•Late Payments On Home-Equity Loans AND Credit Cards Rose To A Record In Q1

Discussion in 'Economics' started by ByLoSellHi, Jul 7, 2009.

  1. Shoots, now with more Green.

    Or is it 'chutes,' as in people jumping out of the airplane as it plunges?

    U.S. Home-Equity Loan Delinquencies Set Record in First Quarter
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    By Margaret Chadbourn

    July 7 (Bloomberg) --
    Late payments on home-equity loans rose to a record in the first quarter as 18 straight months of job losses and a slumping economy left more borrowers unable to pay their debts, the American Bankers Association reported.

    Delinquencies on home-equity loans climbed to 3.52 percent of all accounts in the quarter from 3.03 percent in the fourth and late payments on home-equity lines of credit climbed to a record 1.89 percent, the group said. An index of eight types of loans rose for a fourth straight quarter, to 3.23 percent from 3.22 percent in October through December, the group said.

    “The number one driver of delinquencies is job loss,” James Chessen, the group’s chief economist, said in an e-mailed statement. “Delinquencies won’t improve until companies start hiring again and we see a significant economic turnaround.”

    The U.S. economy lost an average 691,000 jobs a month during the first quarter, and has cut about 6.5 million positions since the recession began in December 2007. Unemployment climbed to 9.5 percent in June, a 26-year high, the Labor Department said July 2. President Barack Obama last month predicted unemployment will reach 10 percent this year.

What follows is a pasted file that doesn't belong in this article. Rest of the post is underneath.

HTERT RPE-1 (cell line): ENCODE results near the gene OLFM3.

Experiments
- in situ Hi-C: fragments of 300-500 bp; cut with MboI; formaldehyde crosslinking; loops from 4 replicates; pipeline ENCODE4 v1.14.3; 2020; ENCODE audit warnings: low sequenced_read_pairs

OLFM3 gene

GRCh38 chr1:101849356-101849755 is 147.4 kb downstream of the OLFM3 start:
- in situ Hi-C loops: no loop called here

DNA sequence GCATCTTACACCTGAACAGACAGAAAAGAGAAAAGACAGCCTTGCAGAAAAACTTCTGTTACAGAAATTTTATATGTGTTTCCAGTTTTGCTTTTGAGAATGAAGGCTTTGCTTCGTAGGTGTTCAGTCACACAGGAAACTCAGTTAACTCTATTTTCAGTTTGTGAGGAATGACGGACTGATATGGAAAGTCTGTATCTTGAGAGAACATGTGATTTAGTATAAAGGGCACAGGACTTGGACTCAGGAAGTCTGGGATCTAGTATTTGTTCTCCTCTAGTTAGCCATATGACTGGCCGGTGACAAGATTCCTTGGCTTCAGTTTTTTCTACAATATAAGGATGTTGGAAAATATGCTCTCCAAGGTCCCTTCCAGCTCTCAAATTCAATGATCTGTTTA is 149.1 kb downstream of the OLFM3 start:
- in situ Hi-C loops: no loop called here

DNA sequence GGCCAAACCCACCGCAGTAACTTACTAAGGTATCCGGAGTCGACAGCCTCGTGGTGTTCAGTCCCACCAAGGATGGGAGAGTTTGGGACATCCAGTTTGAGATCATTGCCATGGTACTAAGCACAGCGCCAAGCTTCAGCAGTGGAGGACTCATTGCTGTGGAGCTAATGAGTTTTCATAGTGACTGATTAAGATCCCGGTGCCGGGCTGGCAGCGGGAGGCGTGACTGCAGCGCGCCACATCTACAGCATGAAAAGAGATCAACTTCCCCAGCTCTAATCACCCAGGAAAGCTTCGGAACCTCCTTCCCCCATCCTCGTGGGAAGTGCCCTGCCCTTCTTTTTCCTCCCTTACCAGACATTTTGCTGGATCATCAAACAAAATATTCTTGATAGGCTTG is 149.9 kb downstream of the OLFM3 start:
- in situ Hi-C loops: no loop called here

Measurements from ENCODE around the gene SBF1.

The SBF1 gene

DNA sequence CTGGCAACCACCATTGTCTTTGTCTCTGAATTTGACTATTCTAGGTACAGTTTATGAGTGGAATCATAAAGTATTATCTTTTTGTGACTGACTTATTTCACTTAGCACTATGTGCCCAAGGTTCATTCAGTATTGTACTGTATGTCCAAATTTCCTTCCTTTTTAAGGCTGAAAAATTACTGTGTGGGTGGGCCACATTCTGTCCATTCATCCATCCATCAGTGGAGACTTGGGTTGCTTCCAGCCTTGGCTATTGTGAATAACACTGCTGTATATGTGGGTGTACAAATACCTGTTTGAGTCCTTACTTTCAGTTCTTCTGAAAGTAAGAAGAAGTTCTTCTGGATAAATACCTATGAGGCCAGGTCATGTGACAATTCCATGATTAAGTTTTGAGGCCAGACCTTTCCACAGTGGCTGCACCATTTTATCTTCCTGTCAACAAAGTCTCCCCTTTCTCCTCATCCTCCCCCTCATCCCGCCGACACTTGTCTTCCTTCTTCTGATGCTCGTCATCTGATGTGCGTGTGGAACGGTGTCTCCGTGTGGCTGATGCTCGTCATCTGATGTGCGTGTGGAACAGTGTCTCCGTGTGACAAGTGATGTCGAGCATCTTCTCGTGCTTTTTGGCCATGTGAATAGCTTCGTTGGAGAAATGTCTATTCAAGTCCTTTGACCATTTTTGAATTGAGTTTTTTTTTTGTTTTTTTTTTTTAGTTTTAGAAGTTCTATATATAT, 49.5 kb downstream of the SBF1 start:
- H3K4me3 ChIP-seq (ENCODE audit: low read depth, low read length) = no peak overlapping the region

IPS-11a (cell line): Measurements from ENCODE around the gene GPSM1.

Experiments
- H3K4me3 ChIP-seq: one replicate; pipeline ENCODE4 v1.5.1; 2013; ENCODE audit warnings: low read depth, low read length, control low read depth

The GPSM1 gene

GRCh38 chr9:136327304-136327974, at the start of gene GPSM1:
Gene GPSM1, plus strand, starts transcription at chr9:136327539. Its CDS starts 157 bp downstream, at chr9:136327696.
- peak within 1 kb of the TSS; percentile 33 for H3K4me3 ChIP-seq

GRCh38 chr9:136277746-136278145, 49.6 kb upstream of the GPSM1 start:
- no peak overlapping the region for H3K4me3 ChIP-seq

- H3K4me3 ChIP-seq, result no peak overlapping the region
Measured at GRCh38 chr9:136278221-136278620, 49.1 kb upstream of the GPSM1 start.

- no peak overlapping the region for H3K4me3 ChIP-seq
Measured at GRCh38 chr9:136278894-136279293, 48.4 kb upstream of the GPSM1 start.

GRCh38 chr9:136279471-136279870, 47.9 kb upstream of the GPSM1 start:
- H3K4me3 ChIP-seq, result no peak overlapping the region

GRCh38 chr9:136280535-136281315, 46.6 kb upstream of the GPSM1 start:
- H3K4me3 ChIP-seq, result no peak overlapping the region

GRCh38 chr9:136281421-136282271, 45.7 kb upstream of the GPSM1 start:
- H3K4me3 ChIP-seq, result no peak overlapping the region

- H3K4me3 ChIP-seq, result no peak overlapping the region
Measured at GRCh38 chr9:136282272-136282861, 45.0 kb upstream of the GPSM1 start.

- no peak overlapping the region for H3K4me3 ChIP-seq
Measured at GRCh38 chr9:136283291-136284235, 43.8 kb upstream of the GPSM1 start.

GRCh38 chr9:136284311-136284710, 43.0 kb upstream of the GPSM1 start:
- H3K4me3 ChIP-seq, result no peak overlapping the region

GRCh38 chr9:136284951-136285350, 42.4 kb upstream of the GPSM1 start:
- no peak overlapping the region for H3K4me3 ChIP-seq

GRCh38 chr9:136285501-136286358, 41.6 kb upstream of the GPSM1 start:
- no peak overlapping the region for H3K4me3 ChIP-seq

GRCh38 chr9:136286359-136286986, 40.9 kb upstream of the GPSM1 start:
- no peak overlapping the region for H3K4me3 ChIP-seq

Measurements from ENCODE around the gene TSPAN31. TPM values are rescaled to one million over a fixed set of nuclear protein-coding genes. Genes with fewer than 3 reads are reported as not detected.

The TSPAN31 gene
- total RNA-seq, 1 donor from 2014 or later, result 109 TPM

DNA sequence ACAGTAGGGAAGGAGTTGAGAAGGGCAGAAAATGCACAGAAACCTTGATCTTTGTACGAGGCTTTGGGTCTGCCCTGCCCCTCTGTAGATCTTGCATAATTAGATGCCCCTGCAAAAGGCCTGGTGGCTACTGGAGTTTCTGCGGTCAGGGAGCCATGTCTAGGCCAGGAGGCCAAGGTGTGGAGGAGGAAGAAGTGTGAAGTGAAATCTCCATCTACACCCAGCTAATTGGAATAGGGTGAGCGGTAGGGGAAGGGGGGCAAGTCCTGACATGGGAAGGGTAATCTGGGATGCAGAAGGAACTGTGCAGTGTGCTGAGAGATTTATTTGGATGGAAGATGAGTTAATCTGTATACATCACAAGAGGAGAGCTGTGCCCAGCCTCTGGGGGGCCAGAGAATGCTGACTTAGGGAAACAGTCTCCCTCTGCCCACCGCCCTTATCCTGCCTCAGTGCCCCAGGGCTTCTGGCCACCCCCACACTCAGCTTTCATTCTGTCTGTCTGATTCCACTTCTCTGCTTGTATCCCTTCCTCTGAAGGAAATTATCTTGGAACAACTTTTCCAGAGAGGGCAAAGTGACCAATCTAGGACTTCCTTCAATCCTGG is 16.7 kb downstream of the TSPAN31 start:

Delinquent bank-card accounts jumped to a record 6.60 percent of outstanding card debt in the first quarter from 5.52 percent in the previous period, a signal unemployed borrowers are relying on cards as falling prices erode the equity in their homes.

    U.S. banks issued 9.8 million cards credit from January through April, a 38 percent decline from the year-earlier period, according to data compiled by Equifax Inc., a credit bureau, quoted today in USA Today. The average limit on a new card fell 3 percent to $4,594, Equifax reported.

    300 Banks

    The ABA’s survey tracks data from 300 banks, monitoring late payments on eight types of closed-end loans that are used as a benchmark for typical consumer delinquencies. The composite index rose to the highest level since the group began collecting data in October 1974. Loans are considered delinquent when a late payment is 30 days or more overdue.

    Of eight loan types in the closed-end accounts, delinquencies rose on five: home-equity loans, direct auto loans, recreational vehicle, mobile home and personal loans, the group said.

    The delinquency rate for indirect auto loans, made through third parties such as a car dealership, fell to 3.42 percent from 3.53 percent in the fourth quarter. Property improvement and marine loan delinquency rates also declined.

    To contact the reporter on this story: Margaret Chadbourn in Washington at mchadbourn@bloomberg.net.
    Last Updated: July 7, 2009 08:30 EDT
  2. It's trickle-down economics, man. Just wait for the credit to seap through the economy to the consumer in the form of higher debt-loads. Then they can make their mortgage payments!